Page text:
Lieu : Salle des soutenances
Service de radiologie, Tripode CHU de Bordeaux, Place Amélie Raba Léon
Exploration of new approaches to targeted radionuclide therapy with neuropeptide analogs
Targeted Radionuclide Therapy (TRT) uses radionuclides coupled to carrier molecules (radiopharmaceuticals) capable of targeting receptors overexpressed by tumor cells or their microenvironment. Among the approaches used in TRT, the one based on analogs of radiolabeled peptides, such as [177Lu]Lu-DOTATATE or [177Lu]Lu-PSMA, is in full expansion. These treatments are part of a personalized theranostic approach, where a companion molecule labeled with a positron emitter such as 68Ga is used for PET imaging as a preamble to TRT. This Thesis work explores the potential offered by the targeting of two neuropeptide receptors, the neurotensin receptor NTS1 and the neuropeptide Y receptor Y1R, known to be overexpressed in several cancers.
Regarding the targeting of NTS1, the design of peptide radiopharmaceuticals is difficult due to the short half-life of the endogenous neurotensin peptide. In the first part of this work, we explored the impact of unnatural amino acids in neurotensin analogs, radiolabelled with 68Ga. Insertion of a silylated alanine in the N-terminal position stabilized the [68Ga]Ga-JMV6659 peptide while maintaining a good affinity and selectivity profile. In vivo, the analog [68Ga]Ga-JMV6659 showed excellent tumor uptake in nude mice carrying an HT-29 xenograft making this compound a good candidate for PET imaging.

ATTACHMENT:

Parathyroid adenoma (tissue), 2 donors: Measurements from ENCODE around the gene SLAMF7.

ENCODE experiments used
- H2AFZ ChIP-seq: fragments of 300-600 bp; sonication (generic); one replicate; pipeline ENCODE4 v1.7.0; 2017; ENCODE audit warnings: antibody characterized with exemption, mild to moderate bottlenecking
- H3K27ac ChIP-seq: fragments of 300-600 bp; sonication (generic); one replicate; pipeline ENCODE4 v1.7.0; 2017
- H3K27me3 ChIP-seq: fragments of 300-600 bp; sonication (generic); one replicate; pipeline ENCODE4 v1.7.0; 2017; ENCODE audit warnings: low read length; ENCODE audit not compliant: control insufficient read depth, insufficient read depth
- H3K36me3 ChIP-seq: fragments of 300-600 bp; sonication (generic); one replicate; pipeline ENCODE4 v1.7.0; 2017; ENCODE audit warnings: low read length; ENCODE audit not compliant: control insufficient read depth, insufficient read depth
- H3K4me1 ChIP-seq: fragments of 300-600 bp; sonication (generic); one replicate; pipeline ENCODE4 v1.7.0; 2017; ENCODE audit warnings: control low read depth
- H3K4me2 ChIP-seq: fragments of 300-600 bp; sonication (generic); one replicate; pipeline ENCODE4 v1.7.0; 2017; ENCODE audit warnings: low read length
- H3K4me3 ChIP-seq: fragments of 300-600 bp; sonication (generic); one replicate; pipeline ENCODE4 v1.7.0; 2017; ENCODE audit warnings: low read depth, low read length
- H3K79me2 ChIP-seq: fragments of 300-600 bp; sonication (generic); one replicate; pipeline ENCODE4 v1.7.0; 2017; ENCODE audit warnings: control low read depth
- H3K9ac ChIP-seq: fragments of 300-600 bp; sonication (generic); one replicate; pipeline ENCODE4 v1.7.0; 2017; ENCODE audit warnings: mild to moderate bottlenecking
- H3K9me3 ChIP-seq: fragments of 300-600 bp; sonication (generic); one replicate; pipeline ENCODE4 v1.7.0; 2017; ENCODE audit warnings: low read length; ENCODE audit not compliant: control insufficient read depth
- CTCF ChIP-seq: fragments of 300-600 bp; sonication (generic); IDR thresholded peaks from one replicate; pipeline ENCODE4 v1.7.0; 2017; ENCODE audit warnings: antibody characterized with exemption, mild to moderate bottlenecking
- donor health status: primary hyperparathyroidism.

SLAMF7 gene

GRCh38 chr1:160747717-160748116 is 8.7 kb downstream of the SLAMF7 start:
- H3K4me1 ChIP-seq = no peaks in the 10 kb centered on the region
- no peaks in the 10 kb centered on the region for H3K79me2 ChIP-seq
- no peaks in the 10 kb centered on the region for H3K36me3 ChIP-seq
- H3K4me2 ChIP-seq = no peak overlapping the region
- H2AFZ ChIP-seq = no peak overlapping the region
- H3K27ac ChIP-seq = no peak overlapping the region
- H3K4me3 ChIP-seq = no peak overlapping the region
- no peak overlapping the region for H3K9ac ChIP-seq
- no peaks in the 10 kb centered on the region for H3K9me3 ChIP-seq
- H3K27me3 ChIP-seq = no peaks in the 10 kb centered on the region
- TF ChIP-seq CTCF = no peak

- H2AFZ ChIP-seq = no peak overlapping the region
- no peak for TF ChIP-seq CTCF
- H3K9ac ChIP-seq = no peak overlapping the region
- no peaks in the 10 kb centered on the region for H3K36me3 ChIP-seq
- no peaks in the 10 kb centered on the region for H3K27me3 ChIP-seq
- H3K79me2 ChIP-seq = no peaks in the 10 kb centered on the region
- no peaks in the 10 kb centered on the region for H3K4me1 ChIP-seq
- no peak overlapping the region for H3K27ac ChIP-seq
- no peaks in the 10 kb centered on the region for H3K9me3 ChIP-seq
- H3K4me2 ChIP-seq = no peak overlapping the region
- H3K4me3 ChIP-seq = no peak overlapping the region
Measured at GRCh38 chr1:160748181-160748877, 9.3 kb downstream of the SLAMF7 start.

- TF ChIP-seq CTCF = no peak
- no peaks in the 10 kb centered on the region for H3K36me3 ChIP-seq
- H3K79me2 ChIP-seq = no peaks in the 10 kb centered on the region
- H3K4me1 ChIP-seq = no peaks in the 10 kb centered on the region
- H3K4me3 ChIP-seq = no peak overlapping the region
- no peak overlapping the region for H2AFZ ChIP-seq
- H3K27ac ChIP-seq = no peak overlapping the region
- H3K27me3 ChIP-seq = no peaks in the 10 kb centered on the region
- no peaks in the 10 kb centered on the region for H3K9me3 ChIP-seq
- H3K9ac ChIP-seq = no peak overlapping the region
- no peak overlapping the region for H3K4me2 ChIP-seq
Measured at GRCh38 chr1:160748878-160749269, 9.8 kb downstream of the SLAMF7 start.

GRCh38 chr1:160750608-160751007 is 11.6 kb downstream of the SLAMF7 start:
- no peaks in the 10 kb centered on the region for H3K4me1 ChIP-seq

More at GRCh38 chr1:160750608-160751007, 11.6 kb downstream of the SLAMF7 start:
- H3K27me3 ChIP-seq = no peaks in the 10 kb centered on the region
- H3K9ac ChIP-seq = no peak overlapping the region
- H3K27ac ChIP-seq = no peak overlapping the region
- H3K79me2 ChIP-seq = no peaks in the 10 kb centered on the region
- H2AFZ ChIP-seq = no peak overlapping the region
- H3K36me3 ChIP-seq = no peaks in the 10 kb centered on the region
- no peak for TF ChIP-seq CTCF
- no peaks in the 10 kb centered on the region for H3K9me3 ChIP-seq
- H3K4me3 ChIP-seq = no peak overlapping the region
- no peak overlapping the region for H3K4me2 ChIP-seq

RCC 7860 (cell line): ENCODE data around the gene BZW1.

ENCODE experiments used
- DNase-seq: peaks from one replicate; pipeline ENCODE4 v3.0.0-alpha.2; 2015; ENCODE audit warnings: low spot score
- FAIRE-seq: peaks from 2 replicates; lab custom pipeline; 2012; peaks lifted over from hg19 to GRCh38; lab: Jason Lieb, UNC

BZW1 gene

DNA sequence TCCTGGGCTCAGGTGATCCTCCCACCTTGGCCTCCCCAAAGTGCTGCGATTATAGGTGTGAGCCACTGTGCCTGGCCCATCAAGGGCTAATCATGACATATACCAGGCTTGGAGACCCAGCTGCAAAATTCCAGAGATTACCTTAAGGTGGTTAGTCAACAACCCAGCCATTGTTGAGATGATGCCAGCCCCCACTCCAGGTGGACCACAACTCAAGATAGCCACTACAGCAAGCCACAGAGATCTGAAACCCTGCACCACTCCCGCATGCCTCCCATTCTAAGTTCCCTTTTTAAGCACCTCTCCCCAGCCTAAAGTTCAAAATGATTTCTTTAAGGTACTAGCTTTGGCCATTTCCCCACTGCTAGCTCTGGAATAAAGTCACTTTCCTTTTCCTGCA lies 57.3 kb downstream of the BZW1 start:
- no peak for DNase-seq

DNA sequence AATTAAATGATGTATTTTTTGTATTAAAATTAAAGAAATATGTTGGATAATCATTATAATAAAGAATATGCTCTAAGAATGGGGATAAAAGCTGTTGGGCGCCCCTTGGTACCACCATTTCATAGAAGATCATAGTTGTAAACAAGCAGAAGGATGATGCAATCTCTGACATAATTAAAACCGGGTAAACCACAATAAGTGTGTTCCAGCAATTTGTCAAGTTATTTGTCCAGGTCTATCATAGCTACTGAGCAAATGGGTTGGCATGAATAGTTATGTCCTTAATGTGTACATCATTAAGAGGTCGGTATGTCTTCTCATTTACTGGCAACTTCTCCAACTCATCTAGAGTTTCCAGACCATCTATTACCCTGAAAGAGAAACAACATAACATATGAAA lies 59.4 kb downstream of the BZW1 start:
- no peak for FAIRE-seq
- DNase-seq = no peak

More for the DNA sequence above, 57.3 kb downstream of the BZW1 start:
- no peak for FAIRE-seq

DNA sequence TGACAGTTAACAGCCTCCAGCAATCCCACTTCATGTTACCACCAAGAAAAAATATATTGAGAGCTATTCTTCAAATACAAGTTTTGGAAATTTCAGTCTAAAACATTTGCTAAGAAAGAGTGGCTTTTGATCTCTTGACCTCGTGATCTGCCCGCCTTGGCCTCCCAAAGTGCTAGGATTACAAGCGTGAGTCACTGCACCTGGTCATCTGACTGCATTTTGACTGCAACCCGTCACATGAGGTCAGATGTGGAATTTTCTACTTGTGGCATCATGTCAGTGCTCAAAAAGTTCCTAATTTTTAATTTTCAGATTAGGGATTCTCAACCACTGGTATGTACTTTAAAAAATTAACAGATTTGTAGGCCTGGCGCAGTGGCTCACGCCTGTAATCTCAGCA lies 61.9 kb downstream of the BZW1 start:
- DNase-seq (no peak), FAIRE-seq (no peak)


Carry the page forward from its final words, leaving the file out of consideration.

Future development of TRT requires increasing the dose deposited to the tumor to better control the cancerous pathology. An emerging strategy, little explored today, consists of the nuclear targeting of therapeutic short-course emitters such as terbium-161, rich in Auger electrons. With this in mind, we explored the feasibility of nuclear addressing via the Y1R receptor of an agonist analogue of the modified neuropeptide Y, using a cleavage sequence by endosomal cathepsin B subsequently releasing a nuclear localization sequence (NLS) supported by cytoplasmic importins providing transport to the nucleus. Thus, the compound Pb12 was studied after radiolabelling with 111In, as a substitute for 161Tb. Results obtained on MCF7 breast cancer cells expressing Y1R showed that this multi-step nuclear addressing technology works, opening promising prospects with other short-range therapeutic emitters such as alpha emitters.
Keywords: Targeted radionuclide therapy, NTS1, Y1R, radiopharmaceuticals
– Pr Elif Hindié (Directeur de thèse)
– Pr Laurence Bordenave (Présidente du jury)
– Dr David Kryza (Rapporteur)
– Dr David Taïeb (Rapporteur)
– Dr Clément Morgat (Invité)
– Morgat C, Chastel A, Molinie V, Schollhammer R, Macgrogan G, Vélasco V, Malavaud B, Fernandez P, Hindié E ; Neurotensin Receptor-1 Expression in Human Prostate Cancer: A Pilot Study on Primary Tumors and Lymph Node Metastases ; International Journal of Molecular Sciences, 20(7). pii: E1721, 2019
– Chastel A, Worm D J, Alves I D, Vimont D, Petrel M, Fernandez S, Garrigue P, Fernandez P, Hindié E, Beck-Sickinger A G, Morgat C ; Design, synthesis, and biological evaluation of a multifunctional neuropeptide-Y conjugate for selective nuclear delivery of radiolanthanides, EJNMMI Res, 10(1):16, 2020
– Fanelli R, Chastel A, Previti S, Hindié E, Vimont D, Zanotti-Fregonara P, Fernandez P, Garrigue P, Lamare F, Schollhammer R, Balasse L, Guillet B, Rémond E, Morgat C, Cavelier F ; Silicon-Containing Neurotensin Analogues as Radiopharmaceuticals for NTS1-Positive Tumors Imaging ; Bioconjugate Chemistry, sous presse